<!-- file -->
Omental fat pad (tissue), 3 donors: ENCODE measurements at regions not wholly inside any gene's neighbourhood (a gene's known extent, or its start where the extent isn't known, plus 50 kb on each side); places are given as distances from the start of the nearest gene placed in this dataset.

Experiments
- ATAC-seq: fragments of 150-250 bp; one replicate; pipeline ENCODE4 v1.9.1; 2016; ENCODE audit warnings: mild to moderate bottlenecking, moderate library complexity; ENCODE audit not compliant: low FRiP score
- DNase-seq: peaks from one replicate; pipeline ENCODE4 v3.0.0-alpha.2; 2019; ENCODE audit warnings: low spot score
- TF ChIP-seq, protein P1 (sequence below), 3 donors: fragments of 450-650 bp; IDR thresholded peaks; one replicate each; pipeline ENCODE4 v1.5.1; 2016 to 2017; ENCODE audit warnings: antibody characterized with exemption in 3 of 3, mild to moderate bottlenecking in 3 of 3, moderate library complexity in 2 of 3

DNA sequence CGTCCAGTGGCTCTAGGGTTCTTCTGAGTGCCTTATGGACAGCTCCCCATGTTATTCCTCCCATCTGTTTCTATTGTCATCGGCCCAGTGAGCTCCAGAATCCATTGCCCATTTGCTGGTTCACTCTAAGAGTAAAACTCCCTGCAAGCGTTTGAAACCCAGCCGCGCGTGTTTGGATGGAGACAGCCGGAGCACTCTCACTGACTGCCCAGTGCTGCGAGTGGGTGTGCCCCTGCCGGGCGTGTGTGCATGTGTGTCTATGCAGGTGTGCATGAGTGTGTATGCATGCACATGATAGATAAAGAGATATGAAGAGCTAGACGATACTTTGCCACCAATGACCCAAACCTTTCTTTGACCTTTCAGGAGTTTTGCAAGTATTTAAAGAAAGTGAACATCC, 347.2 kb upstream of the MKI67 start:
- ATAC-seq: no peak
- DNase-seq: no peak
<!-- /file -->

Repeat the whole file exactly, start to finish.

Omental fat pad (tissue), 3 donors: ENCODE measurements at regions not wholly inside any gene's neighbourhood (a gene's known extent, or its start where the extent isn't known, plus 50 kb on each side); places are given as distances from the start of the nearest gene placed in this dataset.

Experiments
- ATAC-seq: fragments of 150-250 bp; one replicate; pipeline ENCODE4 v1.9.1; 2016; ENCODE audit warnings: mild to moderate bottlenecking, moderate library complexity; ENCODE audit not compliant: low FRiP score
- DNase-seq: peaks from one replicate; pipeline ENCODE4 v3.0.0-alpha.2; 2019; ENCODE audit warnings: low spot score
- TF ChIP-seq, protein P1 (sequence below), 3 donors: fragments of 450-650 bp; IDR thresholded peaks; one replicate each; pipeline ENCODE4 v1.5.1; 2016 to 2017; ENCODE audit warnings: antibody characterized with exemption in 3 of 3, mild to moderate bottlenecking in 3 of 3, moderate library complexity in 2 of 3

DNA sequence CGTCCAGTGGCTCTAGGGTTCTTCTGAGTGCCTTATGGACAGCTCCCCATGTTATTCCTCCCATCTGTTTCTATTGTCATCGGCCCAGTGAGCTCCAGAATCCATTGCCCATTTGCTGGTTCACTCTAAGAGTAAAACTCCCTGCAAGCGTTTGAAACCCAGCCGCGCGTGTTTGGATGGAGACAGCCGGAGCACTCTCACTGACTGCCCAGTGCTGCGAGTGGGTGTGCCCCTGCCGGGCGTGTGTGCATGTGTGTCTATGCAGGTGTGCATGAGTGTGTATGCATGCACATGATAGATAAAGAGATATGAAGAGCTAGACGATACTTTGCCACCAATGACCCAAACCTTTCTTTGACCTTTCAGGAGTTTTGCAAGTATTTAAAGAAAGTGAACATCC, 347.2 kb upstream of the MKI67 start:
- ATAC-seq: no peak
- DNase-seq: no peak